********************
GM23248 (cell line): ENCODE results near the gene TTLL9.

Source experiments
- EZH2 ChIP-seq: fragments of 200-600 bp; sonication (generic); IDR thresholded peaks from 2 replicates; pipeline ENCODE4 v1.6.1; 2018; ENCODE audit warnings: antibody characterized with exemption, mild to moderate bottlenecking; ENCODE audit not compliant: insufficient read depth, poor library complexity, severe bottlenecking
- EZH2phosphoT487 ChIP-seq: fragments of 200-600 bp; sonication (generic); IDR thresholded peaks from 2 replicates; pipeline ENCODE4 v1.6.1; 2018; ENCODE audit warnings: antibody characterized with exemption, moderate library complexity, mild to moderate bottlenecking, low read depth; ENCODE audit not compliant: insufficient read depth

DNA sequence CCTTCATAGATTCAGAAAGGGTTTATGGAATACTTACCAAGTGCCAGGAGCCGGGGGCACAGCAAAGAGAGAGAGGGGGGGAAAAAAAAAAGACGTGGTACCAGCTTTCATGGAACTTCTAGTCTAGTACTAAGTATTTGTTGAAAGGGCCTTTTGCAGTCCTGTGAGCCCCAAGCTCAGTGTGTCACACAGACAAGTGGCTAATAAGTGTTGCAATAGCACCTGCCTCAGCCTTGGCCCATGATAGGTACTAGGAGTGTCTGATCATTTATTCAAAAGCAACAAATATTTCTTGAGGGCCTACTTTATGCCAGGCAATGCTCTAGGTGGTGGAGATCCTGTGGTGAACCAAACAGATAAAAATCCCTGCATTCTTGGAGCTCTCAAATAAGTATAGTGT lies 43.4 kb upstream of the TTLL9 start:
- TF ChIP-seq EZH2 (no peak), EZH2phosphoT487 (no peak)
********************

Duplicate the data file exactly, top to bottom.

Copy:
GM23248 (cell line): ENCODE results near the gene TTLL9.

Source experiments
- EZH2 ChIP-seq: fragments of 200-600 bp; sonication (generic); IDR thresholded peaks from 2 replicates; pipeline ENCODE4 v1.6.1; 2018; ENCODE audit warnings: antibody characterized with exemption, mild to moderate bottlenecking; ENCODE audit not compliant: insufficient read depth, poor library complexity, severe bottlenecking
- EZH2phosphoT487 ChIP-seq: fragments of 200-600 bp; sonication (generic); IDR thresholded peaks from 2 replicates; pipeline ENCODE4 v1.6.1; 2018; ENCODE audit warnings: antibody characterized with exemption, moderate library complexity, mild to moderate bottlenecking, low read depth; ENCODE audit not compliant: insufficient read depth

DNA sequence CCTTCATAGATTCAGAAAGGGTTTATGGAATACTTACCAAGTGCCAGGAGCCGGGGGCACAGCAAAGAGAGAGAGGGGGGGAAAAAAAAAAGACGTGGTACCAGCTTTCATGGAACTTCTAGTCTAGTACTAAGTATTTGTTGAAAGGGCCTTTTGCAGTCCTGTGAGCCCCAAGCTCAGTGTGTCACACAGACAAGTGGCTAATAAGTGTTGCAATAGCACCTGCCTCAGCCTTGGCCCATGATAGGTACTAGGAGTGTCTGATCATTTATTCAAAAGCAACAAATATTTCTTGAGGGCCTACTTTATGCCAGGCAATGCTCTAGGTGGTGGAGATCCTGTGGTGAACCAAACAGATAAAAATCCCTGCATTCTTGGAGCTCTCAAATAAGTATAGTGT lies 43.4 kb upstream of the TTLL9 start:
- TF ChIP-seq EZH2 (no peak), EZH2phosphoT487 (no peak)